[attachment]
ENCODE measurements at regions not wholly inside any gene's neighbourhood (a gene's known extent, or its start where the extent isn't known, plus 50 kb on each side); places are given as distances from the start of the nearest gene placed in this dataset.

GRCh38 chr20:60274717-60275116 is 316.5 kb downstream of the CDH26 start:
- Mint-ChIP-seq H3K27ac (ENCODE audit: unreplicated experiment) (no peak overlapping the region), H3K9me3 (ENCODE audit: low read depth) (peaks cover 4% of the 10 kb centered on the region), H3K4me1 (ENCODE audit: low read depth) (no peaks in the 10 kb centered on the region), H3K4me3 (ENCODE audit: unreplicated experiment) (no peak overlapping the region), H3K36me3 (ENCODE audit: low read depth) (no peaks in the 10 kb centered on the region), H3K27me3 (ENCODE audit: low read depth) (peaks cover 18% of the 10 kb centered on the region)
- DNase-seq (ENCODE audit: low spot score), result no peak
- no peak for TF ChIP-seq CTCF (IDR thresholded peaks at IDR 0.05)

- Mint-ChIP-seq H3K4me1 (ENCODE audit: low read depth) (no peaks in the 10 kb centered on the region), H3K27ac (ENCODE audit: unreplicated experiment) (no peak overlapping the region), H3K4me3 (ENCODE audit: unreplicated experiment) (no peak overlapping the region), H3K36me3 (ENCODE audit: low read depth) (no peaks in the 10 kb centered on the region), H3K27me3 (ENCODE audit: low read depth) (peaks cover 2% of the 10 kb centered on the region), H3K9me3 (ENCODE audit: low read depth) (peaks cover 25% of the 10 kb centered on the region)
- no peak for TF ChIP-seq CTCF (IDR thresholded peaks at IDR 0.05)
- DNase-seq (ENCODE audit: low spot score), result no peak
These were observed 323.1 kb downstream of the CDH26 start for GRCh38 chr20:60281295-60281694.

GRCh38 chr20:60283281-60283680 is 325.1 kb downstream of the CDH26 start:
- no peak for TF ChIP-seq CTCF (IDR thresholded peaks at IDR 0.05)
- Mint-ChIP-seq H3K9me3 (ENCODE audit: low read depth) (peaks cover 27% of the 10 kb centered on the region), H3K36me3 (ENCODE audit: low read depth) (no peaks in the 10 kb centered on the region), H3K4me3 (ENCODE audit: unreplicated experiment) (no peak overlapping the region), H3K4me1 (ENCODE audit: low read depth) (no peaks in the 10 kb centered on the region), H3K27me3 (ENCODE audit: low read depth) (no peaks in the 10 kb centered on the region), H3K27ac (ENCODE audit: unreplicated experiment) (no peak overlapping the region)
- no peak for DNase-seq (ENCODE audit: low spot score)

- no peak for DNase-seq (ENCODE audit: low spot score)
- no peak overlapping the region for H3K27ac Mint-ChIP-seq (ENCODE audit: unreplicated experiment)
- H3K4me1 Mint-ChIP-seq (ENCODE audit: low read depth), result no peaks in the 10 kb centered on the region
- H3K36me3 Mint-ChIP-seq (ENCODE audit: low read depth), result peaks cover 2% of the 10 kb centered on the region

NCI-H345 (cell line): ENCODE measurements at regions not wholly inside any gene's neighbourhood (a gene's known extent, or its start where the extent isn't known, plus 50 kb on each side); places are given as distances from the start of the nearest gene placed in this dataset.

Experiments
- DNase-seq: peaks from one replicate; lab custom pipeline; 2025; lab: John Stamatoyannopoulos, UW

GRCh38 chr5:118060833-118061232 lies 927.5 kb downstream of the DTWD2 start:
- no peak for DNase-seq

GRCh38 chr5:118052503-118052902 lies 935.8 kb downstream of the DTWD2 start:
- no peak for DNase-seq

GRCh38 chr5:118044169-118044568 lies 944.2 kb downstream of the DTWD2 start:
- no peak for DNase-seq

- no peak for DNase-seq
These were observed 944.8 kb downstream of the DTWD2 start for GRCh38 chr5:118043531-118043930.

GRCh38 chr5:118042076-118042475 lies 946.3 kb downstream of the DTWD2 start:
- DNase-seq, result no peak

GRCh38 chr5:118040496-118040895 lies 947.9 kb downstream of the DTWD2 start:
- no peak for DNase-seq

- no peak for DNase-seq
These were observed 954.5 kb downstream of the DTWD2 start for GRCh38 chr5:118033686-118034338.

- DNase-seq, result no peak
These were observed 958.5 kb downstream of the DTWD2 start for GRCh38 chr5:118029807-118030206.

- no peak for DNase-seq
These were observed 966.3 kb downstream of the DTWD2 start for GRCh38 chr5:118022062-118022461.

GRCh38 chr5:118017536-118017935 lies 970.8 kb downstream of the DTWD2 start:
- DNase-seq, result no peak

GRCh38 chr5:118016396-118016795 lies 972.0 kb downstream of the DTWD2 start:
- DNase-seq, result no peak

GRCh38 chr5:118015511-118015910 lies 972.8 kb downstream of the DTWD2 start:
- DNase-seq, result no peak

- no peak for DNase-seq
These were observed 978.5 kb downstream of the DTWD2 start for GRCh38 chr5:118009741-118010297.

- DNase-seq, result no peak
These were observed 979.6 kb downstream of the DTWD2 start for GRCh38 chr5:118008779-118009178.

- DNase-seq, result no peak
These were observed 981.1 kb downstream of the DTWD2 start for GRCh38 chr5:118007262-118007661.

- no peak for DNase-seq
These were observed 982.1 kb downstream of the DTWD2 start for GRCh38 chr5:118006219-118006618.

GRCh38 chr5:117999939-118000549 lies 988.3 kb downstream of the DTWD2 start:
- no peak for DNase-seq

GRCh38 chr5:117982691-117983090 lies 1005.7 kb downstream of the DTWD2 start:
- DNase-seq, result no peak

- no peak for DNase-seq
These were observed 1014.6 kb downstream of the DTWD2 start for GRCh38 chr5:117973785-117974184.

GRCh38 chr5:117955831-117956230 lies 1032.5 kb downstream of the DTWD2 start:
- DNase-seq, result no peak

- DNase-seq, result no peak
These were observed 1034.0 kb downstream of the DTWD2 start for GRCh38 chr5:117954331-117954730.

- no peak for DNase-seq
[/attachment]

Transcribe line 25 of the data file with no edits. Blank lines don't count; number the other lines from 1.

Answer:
GRCh38 chr5:118044169-118044568 lies 944.2 kb downstream of the DTWD2 start: